Before Contemporary Istanbul opens to the public this Thursday, discover the most popular artists during Artsy’s fair preview. Below, Istanbul-based art advisor Melis Terzioglu—seasoned by years of working in nonprofit institutions and galleries in Turkey—shares her insights around the ten artists at the top.
It gives me great pleasure to see Ali Emir Tapan on top of Artsy’s trending artists list. He is a young artist whose works have such varied inspirational sources as music, cinema, literature, and philosophy. His artistic practice is highly conceptual, giving birth to hauntingly beautiful works. Tapan is definitely not afraid of working with a great array of media, which enriches his art immensely. Whether working with blown-glass or aluminum panels or photography, he puts great effort into the process of creation, imagining every single detail of the end result and controlling it as much as possible. His works often embody a lot of tension and contrast where one can always find beauty in destruction, pleasure in violence, or eeriness in calm. These tensions add depth to his art and the viewer cannot help but be bedazzled by their perfection. Definitely a go-get-it name while his prices are still in a very affordable range.
Witty and satirical are probably the two words that best describe Abelow’s works. It is always refreshing to see artists who are taking art as “lightly” as possible without falling into the trap of being banal or caricature-like. The Turkish public loves works that have humor in them, that they can walk away from with a smile on their face, and Abelow’s geometric and text-based works at Mixer’s booth
are sure to do that.
Can Akgümüş is an artist under 30 whose name I am not very familiar with, though I do recall seeing a couple of his rather socially critical photos in a group show. It’ll be interesting to see his how his “Memory of the Mirror” series will do at a fair where the medium of photography is always an underdog.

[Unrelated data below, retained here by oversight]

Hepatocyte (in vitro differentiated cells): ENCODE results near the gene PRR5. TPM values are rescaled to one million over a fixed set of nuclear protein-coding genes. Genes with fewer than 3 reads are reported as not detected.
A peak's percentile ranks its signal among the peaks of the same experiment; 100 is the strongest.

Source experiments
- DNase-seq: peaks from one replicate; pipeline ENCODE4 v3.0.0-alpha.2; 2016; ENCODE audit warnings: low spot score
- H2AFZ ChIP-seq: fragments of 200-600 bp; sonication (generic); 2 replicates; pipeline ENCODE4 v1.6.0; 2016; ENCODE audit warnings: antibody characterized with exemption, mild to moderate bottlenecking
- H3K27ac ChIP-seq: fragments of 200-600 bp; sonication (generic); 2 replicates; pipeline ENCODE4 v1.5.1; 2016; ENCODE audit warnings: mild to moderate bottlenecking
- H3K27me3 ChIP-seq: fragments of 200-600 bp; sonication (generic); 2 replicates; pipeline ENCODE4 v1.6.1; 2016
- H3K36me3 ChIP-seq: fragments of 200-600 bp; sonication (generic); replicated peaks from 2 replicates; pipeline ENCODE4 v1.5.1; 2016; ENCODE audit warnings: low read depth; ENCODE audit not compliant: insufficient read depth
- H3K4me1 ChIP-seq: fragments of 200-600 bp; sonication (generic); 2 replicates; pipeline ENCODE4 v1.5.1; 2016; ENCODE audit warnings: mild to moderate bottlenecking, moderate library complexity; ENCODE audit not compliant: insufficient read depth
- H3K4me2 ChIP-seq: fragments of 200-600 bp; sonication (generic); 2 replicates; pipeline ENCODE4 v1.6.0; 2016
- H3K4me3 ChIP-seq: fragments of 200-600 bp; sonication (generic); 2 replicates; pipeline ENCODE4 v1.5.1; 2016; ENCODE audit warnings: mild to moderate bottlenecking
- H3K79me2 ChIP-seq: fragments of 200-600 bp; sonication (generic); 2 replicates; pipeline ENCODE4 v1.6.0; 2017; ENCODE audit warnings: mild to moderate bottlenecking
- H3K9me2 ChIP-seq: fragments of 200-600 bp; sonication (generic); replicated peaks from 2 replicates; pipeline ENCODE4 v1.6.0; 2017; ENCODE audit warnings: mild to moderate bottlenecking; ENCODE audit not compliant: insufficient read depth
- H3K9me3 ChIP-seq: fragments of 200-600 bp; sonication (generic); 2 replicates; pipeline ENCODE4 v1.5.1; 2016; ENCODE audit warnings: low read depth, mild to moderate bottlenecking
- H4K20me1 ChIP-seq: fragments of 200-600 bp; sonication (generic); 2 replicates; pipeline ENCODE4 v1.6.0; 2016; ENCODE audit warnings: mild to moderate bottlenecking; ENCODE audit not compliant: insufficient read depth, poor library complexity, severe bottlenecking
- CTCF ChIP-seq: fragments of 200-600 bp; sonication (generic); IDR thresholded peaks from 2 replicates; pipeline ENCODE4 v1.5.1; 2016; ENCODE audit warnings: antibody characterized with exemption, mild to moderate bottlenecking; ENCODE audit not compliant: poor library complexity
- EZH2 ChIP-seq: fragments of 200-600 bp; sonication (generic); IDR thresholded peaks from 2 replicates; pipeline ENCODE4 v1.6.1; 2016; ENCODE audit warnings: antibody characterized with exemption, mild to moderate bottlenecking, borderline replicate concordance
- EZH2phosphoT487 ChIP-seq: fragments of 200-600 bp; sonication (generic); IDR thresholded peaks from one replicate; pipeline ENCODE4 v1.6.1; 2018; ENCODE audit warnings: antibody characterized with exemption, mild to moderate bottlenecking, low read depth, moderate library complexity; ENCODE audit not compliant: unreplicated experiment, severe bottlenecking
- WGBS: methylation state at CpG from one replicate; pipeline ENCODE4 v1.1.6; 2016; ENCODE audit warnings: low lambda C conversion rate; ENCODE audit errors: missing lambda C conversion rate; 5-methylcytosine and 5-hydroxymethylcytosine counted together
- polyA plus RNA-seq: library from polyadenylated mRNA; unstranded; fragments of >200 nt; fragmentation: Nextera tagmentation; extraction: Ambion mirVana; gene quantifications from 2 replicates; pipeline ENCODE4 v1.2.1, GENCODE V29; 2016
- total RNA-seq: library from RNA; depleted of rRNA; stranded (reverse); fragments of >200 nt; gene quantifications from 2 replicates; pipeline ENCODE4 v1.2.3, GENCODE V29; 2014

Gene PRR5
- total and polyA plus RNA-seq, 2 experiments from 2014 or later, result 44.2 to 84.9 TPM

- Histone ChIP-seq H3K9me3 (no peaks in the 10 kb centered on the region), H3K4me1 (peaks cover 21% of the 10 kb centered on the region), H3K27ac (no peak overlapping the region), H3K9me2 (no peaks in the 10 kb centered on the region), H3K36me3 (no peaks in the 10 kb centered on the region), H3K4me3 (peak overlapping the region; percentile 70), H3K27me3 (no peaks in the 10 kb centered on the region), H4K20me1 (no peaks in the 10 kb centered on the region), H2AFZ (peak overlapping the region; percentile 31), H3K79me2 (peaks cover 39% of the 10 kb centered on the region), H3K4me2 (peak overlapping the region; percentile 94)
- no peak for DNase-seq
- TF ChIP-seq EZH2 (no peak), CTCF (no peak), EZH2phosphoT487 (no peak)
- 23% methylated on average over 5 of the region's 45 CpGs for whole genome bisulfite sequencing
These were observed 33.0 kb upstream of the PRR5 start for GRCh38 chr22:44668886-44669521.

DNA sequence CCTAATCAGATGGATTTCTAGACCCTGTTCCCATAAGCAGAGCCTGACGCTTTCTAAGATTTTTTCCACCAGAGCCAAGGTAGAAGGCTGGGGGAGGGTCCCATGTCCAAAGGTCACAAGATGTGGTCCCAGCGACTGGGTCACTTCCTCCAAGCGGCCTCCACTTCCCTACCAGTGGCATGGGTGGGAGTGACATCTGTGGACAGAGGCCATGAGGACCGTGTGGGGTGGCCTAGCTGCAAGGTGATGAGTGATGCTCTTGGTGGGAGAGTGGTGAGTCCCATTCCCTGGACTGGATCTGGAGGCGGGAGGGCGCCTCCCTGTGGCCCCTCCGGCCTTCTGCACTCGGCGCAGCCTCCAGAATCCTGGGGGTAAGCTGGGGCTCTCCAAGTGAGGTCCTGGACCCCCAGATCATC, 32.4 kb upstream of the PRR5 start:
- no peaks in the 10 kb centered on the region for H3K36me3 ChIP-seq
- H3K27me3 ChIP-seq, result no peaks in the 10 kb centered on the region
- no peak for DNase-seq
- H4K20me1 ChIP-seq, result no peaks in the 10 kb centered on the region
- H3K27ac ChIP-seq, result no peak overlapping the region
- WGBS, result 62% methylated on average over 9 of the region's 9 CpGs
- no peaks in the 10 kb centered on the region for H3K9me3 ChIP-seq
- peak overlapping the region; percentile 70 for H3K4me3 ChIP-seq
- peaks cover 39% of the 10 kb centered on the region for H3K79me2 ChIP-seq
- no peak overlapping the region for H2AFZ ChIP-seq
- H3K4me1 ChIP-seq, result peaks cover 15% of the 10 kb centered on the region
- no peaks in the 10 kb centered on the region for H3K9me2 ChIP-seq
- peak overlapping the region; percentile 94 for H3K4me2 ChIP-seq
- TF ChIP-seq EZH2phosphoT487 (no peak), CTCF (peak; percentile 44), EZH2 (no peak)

There is no denying that hyperrealist paintings are a definite crowd-pleaser. And Onur Mansiz’s large-scale works are sure to deliver. His first solo show “Tragedy
” at art ON Istanbul
really enchanted viewers last summer; ghostly portraits of fragile bodies acted as passageways into the darker realms of the mind and soul. It is always challenging and takes courage to find a unique voice in the domain of hyperrealist painting; Mansiz is making his way slowly but surely in that arena.
Since I’ve just stated above that hyperrealism draws in crowds, it is not at all surprising to see Carole A. Feuerman’s hyperrealist sculptures making it onto the trending list. Aria Art Gallery
dedicated an entire booth to her swimmers last year at Contemporary Istanbul’s 8th edition and it turned out to be a huge success. The fact that the same gallery is back with more works by Feuerman affirms last year’s success. It is always good to see international galleries and names doing well at the fair and parting happily from it.
Mustafa Albayrak is a name I am hearing for the first time through Artsy. I am always excited to discover new local names. And it is great that Artnivo
, a recently founded online platform/gallery for contemporary art, is drawing this much attention with two of their artists making it to the top 10 list.
Although Ahmet Oran’s artistic career spans over three decades, it is really during the past ten years that he’s made himself a household name among art aficionados. Oran has firmly placed and confirmed his name over and over through a constant production of good quality abstract works. His work has evolved from more monochromic pieces on paper and canvas to large-scale colorful paintings on canvas. His labor-intensive, multi-layered paintings, where the play of light meets color, are consistently a hit at each fair, and it will not be surprising to see the same happening at this year’s edition.
This is another case where an international gallery returned to the fair with an artist they showcased last year, proving that they were content with the general interest received. Spanish artist Arregi’s sculptural paintings put as much emphasis on constructing as on deconstructing, on what’s present as well as what’s absent. It is always great to see works from older generations receiving praise from the fair-goers, when a lot of times the hype seems to concentrate on younger production.
Portraits, although they have a long-standing tradition and indisputable reputation in the history of art, are quite often not as popular—especially when they are at the huge scale that Cabellut paints. Artsy’s trending names prove that their popularity still holds strong. The fact that Cabellut, although Spanish by birth, chose to keep with tradition of the Dutch Old Masters goes to show that there is still so much that the famous Dutch light can offer. And it is great that Opera Gallery
, with whom she is showing, can now easily be considered a regular at Contemporary Istanbul.
Olcay Kus, another artist under 30 with two solo shows already under his belt, creates canvases that are mostly street art inspired. The fact that he is trending along with another under-30 name goes to show that the public is really beginning to take interest in artists who are newly emerging in the market. It is always inspiring to see young and lesser–known names get this kind of support from the public.